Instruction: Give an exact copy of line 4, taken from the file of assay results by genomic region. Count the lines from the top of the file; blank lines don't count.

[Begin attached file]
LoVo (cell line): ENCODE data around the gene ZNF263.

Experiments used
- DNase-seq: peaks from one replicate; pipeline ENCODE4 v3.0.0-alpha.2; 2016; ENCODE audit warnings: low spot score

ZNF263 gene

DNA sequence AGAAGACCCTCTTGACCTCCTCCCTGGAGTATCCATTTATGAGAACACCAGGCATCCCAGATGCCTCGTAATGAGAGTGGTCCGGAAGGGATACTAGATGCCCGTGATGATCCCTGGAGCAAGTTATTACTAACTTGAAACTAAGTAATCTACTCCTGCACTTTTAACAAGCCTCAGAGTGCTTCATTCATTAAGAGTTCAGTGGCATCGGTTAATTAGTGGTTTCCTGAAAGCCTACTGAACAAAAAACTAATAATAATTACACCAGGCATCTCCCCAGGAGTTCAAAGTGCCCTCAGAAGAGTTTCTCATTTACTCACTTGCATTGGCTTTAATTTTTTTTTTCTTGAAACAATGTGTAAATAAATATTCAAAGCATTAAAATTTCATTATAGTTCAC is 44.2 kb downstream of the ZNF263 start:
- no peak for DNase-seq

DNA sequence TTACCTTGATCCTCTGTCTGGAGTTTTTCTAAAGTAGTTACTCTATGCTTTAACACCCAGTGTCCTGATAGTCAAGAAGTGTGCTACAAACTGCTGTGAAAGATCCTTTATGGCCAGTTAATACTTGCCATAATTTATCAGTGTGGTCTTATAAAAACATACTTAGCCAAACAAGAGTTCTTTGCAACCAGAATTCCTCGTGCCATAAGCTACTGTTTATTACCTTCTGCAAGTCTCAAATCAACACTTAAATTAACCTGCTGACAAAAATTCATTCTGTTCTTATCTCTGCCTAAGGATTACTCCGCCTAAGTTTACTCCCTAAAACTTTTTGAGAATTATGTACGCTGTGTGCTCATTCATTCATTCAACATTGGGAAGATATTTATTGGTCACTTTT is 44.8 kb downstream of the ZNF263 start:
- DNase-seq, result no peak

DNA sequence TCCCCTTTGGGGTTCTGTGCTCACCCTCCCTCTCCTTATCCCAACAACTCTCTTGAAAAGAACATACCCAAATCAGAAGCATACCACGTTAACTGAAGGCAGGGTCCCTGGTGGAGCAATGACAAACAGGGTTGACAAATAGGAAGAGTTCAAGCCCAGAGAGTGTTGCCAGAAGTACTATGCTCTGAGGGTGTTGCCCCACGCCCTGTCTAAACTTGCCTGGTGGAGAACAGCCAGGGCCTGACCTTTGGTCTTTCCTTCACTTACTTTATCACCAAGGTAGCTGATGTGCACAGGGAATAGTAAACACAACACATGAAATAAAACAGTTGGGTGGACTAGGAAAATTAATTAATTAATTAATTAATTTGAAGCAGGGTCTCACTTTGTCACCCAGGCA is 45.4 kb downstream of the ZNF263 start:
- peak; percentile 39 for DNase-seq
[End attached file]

ZNF263 gene